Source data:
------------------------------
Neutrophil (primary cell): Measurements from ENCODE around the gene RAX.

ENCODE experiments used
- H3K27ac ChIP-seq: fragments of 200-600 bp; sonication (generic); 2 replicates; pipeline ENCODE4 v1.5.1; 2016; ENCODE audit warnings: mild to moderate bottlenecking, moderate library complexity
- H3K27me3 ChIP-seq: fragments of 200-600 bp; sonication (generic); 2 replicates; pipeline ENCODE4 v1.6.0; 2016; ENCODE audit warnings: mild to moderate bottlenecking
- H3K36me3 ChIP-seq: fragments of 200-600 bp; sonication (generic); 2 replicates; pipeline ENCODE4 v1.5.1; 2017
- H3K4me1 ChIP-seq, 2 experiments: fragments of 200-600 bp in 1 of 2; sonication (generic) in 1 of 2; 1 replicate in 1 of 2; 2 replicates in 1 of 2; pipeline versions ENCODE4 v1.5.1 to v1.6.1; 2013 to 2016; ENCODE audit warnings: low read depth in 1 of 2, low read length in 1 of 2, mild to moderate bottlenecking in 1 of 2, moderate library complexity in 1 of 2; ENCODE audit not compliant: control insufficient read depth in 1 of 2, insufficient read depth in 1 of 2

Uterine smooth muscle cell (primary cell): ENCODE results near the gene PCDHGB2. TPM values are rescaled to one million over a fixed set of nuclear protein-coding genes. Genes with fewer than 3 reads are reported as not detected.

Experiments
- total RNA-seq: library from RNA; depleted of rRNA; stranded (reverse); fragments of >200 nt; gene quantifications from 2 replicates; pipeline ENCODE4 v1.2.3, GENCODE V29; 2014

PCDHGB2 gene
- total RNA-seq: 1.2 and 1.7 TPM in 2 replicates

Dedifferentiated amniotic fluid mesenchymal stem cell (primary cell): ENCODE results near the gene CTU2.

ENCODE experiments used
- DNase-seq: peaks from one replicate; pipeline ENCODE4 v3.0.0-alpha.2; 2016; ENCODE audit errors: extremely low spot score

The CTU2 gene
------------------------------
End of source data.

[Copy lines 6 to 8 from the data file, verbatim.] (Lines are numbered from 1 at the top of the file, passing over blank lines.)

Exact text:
- H3K4me1 ChIP-seq, 2 experiments: fragments of 200-600 bp in 1 of 2; sonication (generic) in 1 of 2; 1 replicate in 1 of 2; 2 replicates in 1 of 2; pipeline versions ENCODE4 v1.5.1 to v1.6.1; 2013 to 2016; ENCODE audit warnings: low read depth in 1 of 2, low read length in 1 of 2, mild to moderate bottlenecking in 1 of 2, moderate library complexity in 1 of 2; ENCODE audit not compliant: control insufficient read depth in 1 of 2, insufficient read depth in 1 of 2

Uterine smooth muscle cell (primary cell): ENCODE results near the gene PCDHGB2. TPM values are rescaled to one million over a fixed set of nuclear protein-coding genes. Genes with fewer than 3 reads are reported as not detected.

Experiments